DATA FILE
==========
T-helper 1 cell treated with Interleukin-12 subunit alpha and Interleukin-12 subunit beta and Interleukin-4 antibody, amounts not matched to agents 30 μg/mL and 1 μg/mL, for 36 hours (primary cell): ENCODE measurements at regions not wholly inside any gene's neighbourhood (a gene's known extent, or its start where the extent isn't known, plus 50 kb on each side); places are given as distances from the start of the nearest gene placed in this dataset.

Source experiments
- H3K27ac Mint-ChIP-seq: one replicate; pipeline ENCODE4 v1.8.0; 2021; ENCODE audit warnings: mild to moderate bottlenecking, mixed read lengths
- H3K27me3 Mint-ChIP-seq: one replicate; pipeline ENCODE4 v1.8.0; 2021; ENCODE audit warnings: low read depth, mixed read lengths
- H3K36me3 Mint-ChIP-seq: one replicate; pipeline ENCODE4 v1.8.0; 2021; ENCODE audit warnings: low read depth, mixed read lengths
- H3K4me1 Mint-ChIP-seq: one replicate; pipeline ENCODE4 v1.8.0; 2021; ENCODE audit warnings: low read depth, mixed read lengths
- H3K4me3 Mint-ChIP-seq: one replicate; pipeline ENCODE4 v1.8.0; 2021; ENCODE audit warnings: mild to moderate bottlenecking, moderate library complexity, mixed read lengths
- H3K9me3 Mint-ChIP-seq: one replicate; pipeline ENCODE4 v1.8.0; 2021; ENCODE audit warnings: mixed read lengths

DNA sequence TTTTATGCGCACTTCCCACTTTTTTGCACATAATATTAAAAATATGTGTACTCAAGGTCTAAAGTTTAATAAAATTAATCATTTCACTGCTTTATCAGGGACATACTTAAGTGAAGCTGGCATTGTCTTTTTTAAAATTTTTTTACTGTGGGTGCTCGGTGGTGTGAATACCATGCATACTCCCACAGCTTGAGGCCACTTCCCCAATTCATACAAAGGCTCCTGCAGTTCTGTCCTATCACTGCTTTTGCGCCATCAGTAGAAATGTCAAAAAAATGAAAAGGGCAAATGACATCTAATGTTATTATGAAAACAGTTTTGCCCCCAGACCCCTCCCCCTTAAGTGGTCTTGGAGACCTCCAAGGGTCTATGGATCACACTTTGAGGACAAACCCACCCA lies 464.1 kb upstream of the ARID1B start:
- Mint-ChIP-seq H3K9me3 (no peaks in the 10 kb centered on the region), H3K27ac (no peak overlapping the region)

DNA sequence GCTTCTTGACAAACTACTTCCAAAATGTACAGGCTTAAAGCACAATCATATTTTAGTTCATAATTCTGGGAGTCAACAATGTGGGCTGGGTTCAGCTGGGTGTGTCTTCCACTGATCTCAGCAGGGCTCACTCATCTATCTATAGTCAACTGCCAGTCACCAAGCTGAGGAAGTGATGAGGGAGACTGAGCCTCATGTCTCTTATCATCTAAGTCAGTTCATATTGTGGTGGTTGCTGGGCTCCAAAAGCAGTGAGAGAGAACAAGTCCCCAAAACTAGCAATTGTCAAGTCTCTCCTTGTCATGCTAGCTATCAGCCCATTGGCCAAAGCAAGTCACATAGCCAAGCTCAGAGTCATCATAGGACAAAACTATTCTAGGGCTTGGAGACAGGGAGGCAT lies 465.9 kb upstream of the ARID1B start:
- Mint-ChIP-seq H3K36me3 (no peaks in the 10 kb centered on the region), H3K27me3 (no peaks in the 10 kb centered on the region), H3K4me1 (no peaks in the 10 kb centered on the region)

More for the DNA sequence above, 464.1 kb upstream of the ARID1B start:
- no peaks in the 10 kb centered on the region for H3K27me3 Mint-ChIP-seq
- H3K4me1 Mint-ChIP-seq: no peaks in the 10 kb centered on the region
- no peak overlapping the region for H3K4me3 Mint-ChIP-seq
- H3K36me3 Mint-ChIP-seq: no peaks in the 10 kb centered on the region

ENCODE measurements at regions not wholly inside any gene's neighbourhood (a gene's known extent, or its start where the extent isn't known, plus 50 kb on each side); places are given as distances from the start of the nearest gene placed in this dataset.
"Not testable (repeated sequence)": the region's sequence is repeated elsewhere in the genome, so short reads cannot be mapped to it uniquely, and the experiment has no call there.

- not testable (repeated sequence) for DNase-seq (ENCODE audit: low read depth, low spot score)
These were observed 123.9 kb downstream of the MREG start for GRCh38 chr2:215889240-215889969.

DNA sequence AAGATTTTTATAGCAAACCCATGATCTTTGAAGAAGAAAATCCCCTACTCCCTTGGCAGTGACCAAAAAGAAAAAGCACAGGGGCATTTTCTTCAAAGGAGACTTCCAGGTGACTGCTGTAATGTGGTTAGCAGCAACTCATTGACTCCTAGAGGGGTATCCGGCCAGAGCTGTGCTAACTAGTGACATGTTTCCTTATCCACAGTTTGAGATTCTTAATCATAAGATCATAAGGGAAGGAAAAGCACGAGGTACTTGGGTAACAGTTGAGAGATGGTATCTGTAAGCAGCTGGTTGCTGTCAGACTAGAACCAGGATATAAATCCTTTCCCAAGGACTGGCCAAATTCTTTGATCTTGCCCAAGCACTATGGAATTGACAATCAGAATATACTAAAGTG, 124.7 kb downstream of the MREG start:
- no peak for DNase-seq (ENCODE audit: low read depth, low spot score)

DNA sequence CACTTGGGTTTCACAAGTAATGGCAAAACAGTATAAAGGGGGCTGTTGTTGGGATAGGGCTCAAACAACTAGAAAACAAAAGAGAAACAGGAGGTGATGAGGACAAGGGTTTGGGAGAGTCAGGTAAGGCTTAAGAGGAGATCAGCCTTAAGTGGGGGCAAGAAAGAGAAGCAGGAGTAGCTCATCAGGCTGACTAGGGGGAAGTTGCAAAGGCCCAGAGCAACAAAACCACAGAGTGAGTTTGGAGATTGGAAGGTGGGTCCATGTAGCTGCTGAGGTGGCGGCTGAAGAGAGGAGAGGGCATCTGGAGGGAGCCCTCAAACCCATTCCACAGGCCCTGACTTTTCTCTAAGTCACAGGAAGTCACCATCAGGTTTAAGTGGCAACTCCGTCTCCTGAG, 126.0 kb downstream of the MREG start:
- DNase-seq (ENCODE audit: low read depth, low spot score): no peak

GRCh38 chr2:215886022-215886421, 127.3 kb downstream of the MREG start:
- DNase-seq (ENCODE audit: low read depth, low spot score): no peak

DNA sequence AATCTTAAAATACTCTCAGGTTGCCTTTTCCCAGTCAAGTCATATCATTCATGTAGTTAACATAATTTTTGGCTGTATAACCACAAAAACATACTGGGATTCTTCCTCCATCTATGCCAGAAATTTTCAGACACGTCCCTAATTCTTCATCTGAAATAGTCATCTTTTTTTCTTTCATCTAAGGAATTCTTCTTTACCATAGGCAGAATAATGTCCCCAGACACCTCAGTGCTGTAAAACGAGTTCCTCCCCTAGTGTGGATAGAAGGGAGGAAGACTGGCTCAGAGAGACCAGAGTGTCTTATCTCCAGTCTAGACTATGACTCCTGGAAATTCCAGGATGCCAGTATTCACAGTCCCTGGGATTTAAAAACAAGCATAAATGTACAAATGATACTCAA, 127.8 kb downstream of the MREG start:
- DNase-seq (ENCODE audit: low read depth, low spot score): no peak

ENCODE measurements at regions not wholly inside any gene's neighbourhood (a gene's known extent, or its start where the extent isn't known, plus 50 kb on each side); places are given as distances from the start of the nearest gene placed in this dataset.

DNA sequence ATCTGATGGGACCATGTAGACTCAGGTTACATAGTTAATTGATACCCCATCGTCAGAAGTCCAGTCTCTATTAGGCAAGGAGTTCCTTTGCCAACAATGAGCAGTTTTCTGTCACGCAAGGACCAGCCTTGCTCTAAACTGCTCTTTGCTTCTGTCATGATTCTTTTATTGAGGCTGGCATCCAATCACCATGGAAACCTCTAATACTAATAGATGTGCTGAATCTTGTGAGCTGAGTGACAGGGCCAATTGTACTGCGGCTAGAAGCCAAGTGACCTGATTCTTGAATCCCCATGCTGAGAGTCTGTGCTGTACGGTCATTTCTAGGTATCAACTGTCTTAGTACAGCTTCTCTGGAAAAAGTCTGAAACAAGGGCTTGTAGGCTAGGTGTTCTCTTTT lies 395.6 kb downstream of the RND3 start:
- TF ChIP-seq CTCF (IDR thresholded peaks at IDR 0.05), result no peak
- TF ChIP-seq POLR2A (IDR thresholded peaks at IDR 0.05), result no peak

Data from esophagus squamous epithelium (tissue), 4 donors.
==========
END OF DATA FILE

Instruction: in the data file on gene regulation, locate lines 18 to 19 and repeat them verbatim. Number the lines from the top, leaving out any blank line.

ENCODE measurements at regions not wholly inside any gene's neighbourhood (a gene's known extent, or its start where the extent isn't known, plus 50 kb on each side); places are given as distances from the start of the nearest gene placed in this dataset.
"Not testable (repeated sequence)": the region's sequence is repeated elsewhere in the genome, so short reads cannot be mapped to it uniquely, and the experiment has no call there.